It’s not that this is golf’s first dance with the Olympic Games, and there are pros and there are cons. From his fishing boat in Wyoming, where the brown trout were striking, Billy Payne spoke enthusiastically.
“I’m excited about it. I’m an advocate of spreading the game around the world, and what better way than through the Olympic Games,” said Payne, the president of Augusta National, which one might describe as the heartbeat of golf in this country.
From his summer home in the Grand Tetons, Payne had hardly had time to digest the news from the IOC executive committee meeting in Berlin. And that Tiger Woods and Anika Sorenstam, among others, were among vigorous supporters. Exciting stuff to Payne, the man who had brought the Olympics to Atlanta in 1996.
Golf was on his hope list of events, and Augusta National would have been the site, although he was not yet a member of the club. But, opposition arose not only from Juan Antonio Samaranch, then president of the IOC, but locally. One member of the city council presented a motion that would have, in effect, opposed it, and there was no chance, so the golf movement never got off the tee.
This is different, although golf, along with rugby, must still pass the full membership ballot. It is not surprising that the golfing clique is leaning heavily on Woods’ name as a major selling point. Payne, on the other hand, sees the Olympics as more than a short-term energizer for the game, but a way of reaching smaller countries in the world.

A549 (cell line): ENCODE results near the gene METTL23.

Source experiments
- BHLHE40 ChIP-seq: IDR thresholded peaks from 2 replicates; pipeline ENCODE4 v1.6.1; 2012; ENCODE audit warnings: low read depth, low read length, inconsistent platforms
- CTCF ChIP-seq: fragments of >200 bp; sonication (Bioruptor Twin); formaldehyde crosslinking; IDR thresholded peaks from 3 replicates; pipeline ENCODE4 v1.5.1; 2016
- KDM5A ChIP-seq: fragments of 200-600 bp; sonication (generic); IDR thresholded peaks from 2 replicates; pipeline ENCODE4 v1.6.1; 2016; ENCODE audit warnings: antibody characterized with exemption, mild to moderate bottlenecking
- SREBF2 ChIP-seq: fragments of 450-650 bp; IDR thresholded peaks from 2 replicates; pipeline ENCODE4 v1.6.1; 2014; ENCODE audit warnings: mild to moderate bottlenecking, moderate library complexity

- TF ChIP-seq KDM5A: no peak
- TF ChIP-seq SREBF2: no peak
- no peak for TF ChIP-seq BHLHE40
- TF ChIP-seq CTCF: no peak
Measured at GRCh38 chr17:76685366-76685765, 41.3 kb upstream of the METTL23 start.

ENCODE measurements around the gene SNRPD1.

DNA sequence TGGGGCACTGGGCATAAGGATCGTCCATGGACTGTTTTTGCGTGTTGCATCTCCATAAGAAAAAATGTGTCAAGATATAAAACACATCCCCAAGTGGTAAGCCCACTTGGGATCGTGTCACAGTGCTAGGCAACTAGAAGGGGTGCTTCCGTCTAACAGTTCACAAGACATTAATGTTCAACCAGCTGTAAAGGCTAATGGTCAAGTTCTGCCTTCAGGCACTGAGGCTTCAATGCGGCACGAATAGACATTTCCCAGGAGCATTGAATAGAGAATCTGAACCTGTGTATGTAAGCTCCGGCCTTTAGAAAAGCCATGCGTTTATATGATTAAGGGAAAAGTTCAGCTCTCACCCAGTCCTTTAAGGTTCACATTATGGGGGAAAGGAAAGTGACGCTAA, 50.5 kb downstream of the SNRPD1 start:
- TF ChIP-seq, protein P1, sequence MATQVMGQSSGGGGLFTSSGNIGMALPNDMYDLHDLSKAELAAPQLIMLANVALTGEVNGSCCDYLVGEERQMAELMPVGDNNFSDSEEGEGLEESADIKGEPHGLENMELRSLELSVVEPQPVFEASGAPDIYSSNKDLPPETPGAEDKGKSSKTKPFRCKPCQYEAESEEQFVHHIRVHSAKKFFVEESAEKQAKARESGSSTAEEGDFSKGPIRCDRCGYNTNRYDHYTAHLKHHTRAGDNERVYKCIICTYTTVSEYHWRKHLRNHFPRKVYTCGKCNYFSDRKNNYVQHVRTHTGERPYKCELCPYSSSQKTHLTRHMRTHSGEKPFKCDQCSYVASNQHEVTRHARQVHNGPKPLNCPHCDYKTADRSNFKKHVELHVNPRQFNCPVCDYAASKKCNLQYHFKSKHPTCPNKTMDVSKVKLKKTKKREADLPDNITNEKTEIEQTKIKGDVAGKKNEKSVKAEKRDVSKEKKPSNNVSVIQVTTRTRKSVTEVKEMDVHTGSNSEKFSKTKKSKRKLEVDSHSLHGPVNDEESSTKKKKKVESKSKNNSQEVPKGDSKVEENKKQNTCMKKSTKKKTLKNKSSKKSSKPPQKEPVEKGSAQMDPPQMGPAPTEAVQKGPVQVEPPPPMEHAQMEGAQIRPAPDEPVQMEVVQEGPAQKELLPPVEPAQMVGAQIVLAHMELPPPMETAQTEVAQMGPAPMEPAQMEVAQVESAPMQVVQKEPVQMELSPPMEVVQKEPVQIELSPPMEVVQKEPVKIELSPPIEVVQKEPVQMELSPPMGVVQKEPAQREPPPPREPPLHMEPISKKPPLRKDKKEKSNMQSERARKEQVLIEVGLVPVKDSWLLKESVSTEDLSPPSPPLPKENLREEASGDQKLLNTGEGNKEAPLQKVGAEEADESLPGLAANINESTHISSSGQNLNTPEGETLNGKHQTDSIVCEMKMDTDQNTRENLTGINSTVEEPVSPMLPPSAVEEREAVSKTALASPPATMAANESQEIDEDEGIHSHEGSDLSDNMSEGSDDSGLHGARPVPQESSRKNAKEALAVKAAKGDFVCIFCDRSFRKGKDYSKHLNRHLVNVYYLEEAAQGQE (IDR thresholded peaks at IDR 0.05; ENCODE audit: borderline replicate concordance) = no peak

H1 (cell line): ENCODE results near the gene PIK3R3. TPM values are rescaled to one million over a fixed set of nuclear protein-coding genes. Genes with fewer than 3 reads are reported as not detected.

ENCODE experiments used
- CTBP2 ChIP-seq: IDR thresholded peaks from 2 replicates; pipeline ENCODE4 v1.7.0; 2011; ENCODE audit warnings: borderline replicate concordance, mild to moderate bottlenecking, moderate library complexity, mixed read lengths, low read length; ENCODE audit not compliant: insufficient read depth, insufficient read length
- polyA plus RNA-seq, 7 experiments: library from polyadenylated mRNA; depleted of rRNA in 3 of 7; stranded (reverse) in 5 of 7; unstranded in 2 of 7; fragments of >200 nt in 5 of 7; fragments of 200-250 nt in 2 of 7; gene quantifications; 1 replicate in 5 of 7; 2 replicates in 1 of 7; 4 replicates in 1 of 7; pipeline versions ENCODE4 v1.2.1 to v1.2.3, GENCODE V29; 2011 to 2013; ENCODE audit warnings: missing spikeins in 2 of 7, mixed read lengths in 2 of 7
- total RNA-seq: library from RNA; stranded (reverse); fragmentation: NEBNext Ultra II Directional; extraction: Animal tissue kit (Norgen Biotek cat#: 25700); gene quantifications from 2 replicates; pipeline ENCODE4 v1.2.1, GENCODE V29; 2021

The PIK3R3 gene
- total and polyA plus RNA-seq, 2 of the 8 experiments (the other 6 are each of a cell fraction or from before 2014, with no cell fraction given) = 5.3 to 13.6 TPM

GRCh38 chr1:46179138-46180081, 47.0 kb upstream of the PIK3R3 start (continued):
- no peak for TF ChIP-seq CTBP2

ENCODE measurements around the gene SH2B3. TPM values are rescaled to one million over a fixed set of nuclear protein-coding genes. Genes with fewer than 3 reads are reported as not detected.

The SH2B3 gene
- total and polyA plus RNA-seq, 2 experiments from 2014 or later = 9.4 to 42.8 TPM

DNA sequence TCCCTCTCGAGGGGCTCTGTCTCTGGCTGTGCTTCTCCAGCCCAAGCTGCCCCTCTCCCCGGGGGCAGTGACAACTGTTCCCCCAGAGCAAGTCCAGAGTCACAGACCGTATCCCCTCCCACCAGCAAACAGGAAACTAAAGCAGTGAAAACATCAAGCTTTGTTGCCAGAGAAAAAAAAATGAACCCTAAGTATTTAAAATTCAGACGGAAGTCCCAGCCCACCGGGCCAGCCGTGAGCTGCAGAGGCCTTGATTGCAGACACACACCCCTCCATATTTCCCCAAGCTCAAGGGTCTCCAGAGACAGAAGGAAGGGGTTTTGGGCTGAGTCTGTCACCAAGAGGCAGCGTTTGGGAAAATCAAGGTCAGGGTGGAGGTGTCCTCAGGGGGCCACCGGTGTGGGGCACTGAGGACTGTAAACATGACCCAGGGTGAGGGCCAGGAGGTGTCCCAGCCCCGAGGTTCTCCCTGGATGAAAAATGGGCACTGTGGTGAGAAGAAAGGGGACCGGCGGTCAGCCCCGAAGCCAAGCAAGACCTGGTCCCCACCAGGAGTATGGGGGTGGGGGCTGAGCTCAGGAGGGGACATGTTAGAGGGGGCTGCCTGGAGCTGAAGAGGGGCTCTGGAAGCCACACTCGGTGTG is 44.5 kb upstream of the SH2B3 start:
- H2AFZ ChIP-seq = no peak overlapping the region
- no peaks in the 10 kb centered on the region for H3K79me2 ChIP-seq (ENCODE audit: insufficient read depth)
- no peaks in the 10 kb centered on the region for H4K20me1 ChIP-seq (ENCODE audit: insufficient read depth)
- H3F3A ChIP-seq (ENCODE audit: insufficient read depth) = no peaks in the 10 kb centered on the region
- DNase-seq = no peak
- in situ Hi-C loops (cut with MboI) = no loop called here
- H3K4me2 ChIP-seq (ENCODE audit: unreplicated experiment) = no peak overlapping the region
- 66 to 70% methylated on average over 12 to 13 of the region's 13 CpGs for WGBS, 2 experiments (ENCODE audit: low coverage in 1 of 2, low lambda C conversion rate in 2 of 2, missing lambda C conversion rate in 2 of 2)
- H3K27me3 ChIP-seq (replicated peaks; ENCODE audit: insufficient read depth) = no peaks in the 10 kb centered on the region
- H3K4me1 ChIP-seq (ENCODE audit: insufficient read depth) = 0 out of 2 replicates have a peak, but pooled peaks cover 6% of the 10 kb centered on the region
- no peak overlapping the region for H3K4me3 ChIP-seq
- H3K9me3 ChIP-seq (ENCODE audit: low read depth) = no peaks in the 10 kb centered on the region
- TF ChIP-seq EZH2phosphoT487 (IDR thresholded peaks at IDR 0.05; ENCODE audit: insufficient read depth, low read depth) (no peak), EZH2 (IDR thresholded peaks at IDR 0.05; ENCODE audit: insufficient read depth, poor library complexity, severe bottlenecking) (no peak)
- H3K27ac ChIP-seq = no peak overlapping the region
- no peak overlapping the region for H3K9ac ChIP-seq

“What better way than through the Olympics. I wish we might have done it in the Atlanta Games,” he said, “but it became apparent we didn’t have the support. What more attractive place to show golf to the world than Augusta National.”
Golf made its first, and only appearance on the Olympic schedule in 1904, when St. Louis was host to the Games. There were only two events, an individual and a team championship.
A Canadian, George Lyon, was the individual champion, and the USA swept the team trophies, led by Chandler Egan, one of the country’s more renowned amateurs. Golf never made the venue again. Should golf carry the membership vote, this might be a stroke in favor of Chicago, one of the bidding sites. Some of the countries finest courses are located in the area, Cog Hill, Medinah, Olympia Fields, Midlothian and Skokie, where historic championships have been held.
On the other hand, there are critics, such as one I just read that called it “a goofy move. Golf already has world championships, such as the Masters, the U.S. and British Open, and who would rather have an Olympic medal than a Masters Green Jacket?”
This misses Payne’s point.
“Think of the smaller countries of the world that golf might reach,” he said. “I’m excited about what it might mean to smaller nations where young people wouldn’t otherwise ever have a chance at the game.”
So there it stands — at the mercy of 105 IOC executive committee members.
“Cross your fingers,” Payne said.